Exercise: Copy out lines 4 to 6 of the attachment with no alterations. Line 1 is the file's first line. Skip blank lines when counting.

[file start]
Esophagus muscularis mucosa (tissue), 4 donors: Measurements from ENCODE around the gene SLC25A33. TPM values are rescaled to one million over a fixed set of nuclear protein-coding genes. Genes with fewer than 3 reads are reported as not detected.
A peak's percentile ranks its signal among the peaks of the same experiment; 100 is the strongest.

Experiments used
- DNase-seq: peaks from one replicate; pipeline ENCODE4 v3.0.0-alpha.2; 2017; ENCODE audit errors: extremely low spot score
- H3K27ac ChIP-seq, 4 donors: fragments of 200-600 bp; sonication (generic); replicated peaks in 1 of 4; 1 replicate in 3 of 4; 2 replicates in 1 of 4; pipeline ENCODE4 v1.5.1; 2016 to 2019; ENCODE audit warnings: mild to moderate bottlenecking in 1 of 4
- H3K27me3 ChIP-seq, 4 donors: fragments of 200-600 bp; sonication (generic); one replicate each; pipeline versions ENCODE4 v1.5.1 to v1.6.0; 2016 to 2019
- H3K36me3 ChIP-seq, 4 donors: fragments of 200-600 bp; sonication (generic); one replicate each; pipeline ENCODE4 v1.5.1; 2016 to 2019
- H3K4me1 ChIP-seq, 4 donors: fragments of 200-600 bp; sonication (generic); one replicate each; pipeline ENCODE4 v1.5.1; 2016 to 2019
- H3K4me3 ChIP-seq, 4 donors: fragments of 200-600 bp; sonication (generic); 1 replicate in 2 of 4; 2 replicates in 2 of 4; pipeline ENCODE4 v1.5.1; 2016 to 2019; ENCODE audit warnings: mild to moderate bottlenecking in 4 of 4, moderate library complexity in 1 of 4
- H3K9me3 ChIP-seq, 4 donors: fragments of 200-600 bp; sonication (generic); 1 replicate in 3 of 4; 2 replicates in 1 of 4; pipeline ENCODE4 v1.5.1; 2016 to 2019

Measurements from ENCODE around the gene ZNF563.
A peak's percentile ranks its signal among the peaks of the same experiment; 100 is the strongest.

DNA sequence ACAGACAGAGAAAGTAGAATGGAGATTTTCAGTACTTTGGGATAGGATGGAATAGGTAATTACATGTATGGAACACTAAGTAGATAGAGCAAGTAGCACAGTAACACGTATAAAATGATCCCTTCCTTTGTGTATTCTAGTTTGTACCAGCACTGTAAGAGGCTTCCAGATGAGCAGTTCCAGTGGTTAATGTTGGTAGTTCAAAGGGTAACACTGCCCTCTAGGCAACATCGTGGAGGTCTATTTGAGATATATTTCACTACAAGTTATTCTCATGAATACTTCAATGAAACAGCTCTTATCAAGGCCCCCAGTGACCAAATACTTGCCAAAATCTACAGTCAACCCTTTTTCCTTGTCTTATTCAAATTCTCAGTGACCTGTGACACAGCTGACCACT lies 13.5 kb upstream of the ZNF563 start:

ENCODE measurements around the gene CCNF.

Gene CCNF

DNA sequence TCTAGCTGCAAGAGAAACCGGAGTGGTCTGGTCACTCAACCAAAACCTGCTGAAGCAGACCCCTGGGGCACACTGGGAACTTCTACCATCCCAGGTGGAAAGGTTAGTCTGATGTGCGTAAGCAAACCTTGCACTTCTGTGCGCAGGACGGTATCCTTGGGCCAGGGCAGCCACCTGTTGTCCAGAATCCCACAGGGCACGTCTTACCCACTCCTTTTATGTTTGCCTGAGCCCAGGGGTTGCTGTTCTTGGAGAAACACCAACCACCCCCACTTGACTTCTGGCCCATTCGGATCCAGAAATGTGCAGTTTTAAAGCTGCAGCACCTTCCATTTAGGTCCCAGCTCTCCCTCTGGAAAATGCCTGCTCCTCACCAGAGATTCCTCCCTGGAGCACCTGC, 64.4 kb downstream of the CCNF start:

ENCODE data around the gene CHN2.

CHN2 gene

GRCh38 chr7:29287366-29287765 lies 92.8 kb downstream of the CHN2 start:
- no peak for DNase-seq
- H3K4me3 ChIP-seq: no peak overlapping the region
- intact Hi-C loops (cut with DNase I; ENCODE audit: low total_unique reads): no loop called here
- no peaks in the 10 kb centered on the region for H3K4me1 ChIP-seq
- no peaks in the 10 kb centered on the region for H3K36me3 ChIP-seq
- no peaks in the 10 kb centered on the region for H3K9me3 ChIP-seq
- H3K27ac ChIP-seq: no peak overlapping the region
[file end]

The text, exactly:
- DNase-seq: peaks from one replicate; pipeline ENCODE4 v3.0.0-alpha.2; 2017; ENCODE audit errors: extremely low spot score
- H3K27ac ChIP-seq, 4 donors: fragments of 200-600 bp; sonication (generic); replicated peaks in 1 of 4; 1 replicate in 3 of 4; 2 replicates in 1 of 4; pipeline ENCODE4 v1.5.1; 2016 to 2019; ENCODE audit warnings: mild to moderate bottlenecking in 1 of 4
- H3K27me3 ChIP-seq, 4 donors: fragments of 200-600 bp; sonication (generic); one replicate each; pipeline versions ENCODE4 v1.5.1 to v1.6.0; 2016 to 2019